Warm Air Heating - Introduction & Benefits
Why is warm air heating consistently popular for large spaces?
The reason is that not only does warm air heating offer a number of significant benefits for the majority of these buildings, it has also proven those benefits time and again, in many different applications. Consequently, it’s worth considering just what those benefits are.
Standard indirect-fired non-condensing warm air heaters are able to deliver minimum net efficiencies of 91% and the latest condensing models provide even higher efficiencies with a minimum 101% (net) at both full and part load, in compliance with the latest EU regulations.
A further significant benefit is that the heat input can be closely tailored to meet the building’s heating requirements. Configured with optional high/low or modulating heat outputs, the heater(s) automatically reduce output once the building environment conditions have been attained, offering a comfortable environment without significant swings in temperature.
With warm air heating, system output can usually be matched to the building load requirements. The same is not always true of alternatives such as radiant where heat input is sometimes compromised to provide adequate coverage of the heated zone. This is typical for modern well insulated buildings.
Depending on the application, warm air heating systems may be combined with destratification fans for even greater efficiency. The Carbon Trust estimates that the use of destratification fans in industrial buildings with high ceilings that are operating a warm air heating system can reduce energy consumption by 20%. Read our blog on destratification heating for more information.
Warm air space heating systems use a fan to draw air in from the space being heated, pass it across a heat exchanger, and distribute the warmed air evenly throughout the space. This even distribution by warm air heating systems is in contrast to heating technologies such as radiant heating that only warms objects that are in ‘direct line of sight’. This means they are vulnerable to ‘shading’ issues that leads to uneven heat distribution.
Warm air heaters offer considerable flexibility in terms of their location, ensuring the layout of the heating system is optimised for the configuration of the space being heated. They can be suspended above the space, mounted on walls or they can stand on the floor. Models are available with discharge heads or louvres for direct warming of the air; alternatively heaters can be specified for connection to ductwork for distribution across a wider area.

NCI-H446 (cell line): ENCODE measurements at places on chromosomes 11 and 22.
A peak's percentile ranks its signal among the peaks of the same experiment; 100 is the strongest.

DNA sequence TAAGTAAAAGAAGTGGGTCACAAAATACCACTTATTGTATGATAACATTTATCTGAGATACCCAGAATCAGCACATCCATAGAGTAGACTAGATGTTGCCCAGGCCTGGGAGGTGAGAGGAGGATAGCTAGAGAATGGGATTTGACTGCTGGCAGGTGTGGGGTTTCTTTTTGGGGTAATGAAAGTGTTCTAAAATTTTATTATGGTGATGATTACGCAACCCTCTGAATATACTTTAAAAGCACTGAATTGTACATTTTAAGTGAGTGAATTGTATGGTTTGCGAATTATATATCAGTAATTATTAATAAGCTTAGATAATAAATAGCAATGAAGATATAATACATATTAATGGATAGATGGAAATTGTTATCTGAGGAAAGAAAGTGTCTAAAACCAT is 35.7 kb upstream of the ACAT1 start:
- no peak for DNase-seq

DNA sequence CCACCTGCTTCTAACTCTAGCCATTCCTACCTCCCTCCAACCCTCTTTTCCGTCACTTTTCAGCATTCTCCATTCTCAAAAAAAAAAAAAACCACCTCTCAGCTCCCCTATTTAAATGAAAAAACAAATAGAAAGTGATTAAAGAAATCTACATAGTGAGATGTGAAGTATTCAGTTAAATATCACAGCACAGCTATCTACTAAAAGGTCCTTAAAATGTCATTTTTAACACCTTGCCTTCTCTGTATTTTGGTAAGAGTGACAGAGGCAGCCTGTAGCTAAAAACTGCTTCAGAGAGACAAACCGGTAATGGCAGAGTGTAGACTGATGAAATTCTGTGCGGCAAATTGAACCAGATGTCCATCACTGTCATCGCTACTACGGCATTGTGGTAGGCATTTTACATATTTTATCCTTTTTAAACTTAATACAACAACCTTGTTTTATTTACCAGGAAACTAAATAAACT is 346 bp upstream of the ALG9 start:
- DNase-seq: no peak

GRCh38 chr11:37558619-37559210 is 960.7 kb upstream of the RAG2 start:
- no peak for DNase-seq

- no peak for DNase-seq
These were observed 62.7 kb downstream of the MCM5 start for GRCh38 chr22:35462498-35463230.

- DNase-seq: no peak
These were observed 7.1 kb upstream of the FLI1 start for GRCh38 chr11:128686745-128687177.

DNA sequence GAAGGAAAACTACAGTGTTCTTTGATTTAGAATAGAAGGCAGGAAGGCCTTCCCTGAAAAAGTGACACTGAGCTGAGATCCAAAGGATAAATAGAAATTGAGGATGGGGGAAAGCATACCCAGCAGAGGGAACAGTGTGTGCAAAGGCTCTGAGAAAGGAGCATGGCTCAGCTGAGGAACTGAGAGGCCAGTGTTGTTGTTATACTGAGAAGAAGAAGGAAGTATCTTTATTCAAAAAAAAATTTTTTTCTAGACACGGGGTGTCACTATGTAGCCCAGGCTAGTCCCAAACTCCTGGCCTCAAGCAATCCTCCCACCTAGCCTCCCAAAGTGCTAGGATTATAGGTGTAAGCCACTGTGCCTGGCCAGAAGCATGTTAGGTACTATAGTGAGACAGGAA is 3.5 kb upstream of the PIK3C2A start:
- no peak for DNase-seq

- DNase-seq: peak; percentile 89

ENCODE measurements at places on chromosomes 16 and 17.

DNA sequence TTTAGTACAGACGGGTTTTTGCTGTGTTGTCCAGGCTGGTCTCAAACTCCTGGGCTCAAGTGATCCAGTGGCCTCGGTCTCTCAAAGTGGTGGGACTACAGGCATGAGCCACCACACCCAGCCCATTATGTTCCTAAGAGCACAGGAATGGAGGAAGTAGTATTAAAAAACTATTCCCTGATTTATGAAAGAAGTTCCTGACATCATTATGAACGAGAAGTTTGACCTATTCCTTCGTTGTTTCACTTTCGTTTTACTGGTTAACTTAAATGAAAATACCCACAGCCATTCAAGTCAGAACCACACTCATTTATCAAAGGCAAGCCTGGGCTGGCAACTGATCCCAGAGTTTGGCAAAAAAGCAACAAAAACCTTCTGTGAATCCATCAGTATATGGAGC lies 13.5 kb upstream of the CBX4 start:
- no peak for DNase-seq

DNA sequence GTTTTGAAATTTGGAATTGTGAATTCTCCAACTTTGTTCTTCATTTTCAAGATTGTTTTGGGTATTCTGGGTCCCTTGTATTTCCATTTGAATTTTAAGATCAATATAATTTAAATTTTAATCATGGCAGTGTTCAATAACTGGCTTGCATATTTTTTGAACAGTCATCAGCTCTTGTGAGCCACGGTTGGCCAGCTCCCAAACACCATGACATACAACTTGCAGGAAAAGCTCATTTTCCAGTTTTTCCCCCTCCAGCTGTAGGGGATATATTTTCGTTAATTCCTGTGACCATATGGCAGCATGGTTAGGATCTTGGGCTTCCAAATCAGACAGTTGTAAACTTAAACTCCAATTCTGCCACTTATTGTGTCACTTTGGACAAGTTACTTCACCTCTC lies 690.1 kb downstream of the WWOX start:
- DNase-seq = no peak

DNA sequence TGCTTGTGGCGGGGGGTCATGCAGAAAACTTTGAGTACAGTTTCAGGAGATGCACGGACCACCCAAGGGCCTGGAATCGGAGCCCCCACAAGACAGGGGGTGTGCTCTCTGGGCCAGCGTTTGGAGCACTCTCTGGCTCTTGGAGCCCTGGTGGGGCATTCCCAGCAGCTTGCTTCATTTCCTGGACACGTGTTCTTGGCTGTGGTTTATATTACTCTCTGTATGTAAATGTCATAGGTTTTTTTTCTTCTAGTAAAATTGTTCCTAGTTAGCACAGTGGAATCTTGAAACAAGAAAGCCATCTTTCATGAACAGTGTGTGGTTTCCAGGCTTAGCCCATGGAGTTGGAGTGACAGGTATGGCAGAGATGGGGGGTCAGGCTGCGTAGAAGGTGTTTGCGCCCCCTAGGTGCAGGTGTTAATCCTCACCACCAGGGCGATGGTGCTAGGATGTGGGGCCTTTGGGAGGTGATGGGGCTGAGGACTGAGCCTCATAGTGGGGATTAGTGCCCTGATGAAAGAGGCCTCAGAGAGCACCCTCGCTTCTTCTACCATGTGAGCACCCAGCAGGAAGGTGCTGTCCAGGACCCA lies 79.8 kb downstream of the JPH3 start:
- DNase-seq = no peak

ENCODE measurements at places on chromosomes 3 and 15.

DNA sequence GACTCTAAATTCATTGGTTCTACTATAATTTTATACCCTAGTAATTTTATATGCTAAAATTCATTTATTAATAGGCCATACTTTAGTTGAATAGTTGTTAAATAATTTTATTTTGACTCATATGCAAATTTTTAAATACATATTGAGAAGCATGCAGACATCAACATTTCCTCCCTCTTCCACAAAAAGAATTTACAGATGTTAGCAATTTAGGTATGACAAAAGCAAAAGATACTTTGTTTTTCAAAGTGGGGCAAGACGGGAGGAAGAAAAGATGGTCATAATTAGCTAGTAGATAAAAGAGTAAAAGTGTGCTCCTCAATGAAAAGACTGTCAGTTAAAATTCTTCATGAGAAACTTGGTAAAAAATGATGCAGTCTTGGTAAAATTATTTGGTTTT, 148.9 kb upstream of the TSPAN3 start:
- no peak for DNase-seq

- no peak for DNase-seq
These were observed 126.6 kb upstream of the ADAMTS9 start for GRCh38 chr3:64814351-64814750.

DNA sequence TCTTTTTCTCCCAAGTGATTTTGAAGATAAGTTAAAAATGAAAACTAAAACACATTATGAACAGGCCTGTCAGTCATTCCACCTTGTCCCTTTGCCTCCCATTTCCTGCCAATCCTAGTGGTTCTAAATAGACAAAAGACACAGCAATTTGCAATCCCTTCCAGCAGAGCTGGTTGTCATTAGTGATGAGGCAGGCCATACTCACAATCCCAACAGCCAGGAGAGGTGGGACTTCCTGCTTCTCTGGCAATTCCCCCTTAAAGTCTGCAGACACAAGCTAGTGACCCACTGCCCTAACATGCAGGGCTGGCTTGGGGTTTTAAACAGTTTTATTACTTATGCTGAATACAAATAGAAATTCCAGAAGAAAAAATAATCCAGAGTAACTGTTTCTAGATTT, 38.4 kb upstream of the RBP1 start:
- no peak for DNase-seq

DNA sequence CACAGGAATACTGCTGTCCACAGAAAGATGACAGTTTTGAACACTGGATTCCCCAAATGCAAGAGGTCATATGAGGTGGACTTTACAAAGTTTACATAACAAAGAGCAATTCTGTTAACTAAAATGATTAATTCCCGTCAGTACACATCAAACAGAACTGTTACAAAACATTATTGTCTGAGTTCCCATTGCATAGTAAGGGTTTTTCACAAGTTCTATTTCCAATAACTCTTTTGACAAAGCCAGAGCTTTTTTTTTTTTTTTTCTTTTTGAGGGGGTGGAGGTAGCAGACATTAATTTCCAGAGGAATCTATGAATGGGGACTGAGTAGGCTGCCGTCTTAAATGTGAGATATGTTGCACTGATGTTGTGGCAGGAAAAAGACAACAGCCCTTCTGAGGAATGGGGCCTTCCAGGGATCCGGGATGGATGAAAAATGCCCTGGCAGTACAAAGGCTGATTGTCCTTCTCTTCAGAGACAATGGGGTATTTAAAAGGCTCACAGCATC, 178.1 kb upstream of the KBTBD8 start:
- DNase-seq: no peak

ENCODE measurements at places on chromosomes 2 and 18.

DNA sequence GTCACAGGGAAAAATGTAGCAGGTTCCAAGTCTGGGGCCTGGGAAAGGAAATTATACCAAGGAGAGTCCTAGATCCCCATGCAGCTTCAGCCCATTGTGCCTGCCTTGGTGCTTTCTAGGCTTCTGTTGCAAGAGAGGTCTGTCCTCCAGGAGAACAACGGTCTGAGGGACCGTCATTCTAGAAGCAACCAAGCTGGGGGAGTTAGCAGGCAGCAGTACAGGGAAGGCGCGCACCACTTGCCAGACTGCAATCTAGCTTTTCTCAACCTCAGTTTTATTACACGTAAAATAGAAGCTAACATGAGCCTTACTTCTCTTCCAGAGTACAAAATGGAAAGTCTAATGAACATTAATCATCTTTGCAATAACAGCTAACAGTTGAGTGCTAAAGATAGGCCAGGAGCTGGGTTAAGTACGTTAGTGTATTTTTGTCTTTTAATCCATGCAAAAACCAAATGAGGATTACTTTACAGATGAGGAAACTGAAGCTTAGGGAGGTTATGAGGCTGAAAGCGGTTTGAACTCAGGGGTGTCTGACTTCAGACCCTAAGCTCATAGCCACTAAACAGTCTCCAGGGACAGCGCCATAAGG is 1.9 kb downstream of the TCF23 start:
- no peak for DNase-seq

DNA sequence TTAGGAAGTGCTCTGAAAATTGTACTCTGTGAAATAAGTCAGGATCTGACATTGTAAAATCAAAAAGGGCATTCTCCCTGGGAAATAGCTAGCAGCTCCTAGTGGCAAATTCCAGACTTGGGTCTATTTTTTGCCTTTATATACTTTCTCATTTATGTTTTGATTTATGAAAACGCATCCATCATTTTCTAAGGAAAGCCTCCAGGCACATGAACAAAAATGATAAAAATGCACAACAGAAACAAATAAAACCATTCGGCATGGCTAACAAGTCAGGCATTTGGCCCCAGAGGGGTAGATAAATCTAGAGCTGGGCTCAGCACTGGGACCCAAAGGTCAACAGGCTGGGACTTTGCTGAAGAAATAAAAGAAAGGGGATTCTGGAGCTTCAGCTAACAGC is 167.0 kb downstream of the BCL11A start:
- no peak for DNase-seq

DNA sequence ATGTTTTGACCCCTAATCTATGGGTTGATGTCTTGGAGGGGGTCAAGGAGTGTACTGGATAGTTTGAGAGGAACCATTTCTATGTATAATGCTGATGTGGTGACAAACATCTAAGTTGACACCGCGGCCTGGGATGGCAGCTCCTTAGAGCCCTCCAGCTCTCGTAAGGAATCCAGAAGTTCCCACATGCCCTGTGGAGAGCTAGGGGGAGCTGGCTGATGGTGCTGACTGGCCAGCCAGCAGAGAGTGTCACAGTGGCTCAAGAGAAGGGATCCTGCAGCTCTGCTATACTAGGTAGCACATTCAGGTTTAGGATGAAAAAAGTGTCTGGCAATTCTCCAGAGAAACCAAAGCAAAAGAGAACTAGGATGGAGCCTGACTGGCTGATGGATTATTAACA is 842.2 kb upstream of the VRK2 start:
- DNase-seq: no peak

For areas with dense racking a special warm air heating technology, developed by Powrmatic and known as ‘air rotation heating’ can be used. These systems use high powered fans to move large volumes of air at low velocities throughout the space and are unaffected by the layout of that space. You can see an example of a warehouse heater here.
A feature of warm air heaters is that they also offer flexibility in terms of air movement. Most systems re-circulate warm air within the building; however they can also be used to provide air movement in the summer by operating ‘fan only’. In addition heaters can be equipped with fresh air intakes – particularly useful for dusty environments or where fresh air is considered beneficial.
If a building has a process with extract ventilation then it is often a good idea to bring the replacement air in via a fresh air input to the heater. In that way, the input air is warmed and tempered preventing cold uncomfortable draughts.
Flexible heat sources
Warm air heating offers a choice of heat sources to best suit the application and current energy costs. Warm air heaters are typically operated on natural gas, LPG or light fuel oil.
Warm air heaters are also highly controllable, enabling their operation to be closely aligned to the requirements within the space – thus avoiding wasted energy. For example, if there are some areas of the space that are only used occasionally it may be beneficial to zone the heating system so that these spaces are not heated to the same temperature as areas where people are working all day.
There will also be benefits to optimum start and stop control to minimise energy consumption. There is more information in our Guide to Controlling Your Heating System.
This article outlines the key benefits of warm air heating in general terms, but it is important to note that there is no ‘off-the-shelf’ solution that will suit every application. However, the inherent flexibility of warm air heating enables each system to be precisely tailored to the project in hand.
There are also benefits to partnering with specialists in the field and taking advantage of their knowledge and experience to ensure that the most appropriate solution is provided.
Powrmatic offers a ‘without obligation’ site survey, heating load assessment and system design service – along with ongoing technical support through to commissioning and beyond.